How apps are transforming personal finances

Mobile banking apps are becoming more popular

Smartphone and tablet apps have had a transformative effect on how people live their lives in the 21st century. As far as financial services are concerned, the significance of these tools has now grown to the point that they are enabling a “consumer-led revolution” in “the way we access and manage our money”.

That’s according to a recent report from professional services firm EY and the British Bankers’ Association (BBA), which revealed that UK consumer activity on banking apps has risen by 354 percent in the last five years.

Approximately 19.6 million people used apps to access financial services in the UK in 2016, with an average of 159 logins taking place every second.

The number of app transactions increased by 57 percent over the course of the year to 932 million – or 30 transactions per second.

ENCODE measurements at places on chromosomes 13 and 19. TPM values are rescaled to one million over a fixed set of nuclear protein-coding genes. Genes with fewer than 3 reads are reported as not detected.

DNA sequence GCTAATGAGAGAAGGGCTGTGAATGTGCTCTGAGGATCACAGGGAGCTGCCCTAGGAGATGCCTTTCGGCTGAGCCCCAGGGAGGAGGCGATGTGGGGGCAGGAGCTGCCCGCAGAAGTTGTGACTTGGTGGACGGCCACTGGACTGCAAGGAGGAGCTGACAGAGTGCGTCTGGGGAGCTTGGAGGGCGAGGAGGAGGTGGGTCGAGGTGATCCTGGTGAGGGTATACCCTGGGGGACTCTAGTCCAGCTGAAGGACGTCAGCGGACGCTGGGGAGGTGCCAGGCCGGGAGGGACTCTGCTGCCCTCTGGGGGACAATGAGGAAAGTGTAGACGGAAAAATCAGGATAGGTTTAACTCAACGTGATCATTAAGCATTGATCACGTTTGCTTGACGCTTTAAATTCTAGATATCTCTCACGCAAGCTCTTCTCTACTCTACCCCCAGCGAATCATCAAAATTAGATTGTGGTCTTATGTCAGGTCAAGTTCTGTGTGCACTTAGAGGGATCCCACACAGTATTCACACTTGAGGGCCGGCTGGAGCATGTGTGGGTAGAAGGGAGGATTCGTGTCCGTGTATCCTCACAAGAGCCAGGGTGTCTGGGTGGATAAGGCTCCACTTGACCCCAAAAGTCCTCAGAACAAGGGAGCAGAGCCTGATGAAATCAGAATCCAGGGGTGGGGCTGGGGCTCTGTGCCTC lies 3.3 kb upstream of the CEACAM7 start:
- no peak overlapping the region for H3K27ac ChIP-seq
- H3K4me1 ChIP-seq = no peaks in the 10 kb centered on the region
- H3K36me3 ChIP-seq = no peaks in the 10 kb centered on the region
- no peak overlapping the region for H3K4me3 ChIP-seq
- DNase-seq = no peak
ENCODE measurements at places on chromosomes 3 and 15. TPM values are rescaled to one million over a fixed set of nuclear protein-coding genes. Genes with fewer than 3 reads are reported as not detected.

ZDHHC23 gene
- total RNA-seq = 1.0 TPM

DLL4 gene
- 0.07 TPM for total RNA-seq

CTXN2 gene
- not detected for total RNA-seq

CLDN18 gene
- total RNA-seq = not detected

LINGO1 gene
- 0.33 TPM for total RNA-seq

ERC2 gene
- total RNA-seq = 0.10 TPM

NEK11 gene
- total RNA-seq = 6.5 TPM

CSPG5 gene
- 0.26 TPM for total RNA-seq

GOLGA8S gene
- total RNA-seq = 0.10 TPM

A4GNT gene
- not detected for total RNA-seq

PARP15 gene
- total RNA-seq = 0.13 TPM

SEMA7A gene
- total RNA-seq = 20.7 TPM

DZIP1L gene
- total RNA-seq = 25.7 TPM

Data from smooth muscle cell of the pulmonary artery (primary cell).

Apps are rising in popularity as a way of checking account balances, but there was also significant growth last year in the number of UK consumers using these mobile tools to manage mortgage and investment accounts (86 percent), credit cards (46 percent) and savings (30 percent).

Eric Leenders, BBA managing director for retail and commercial banking, said this expansion in usage suggests that the increasing popularity of banking apps is not a short-term fad.

He added: “[The] latest developments in the consumer-led digital revolution are empowering customers to manage their finances more conveniently. Whether we want to visit our local bank branch, use a mobile or internet-bank, there are more ways we can choose to access and manage our money than ever before.”

The report highlighted other exciting technologies that are helping to revolutionize consumer finances, such as check imaging, contactless payments and biometric identification.

Dan Cooper, EY UK banking and capital markets lead partner, pointed out that the growing consumer familiarity with digital financial services “sets the scene” for the launch of Open Banking in 2018, when established banks and emerging providers “will have the opportunity to present customers with greater choice and control over their financial lives”.

 

Image: iStock/scyther5

Written by Jack Dougal

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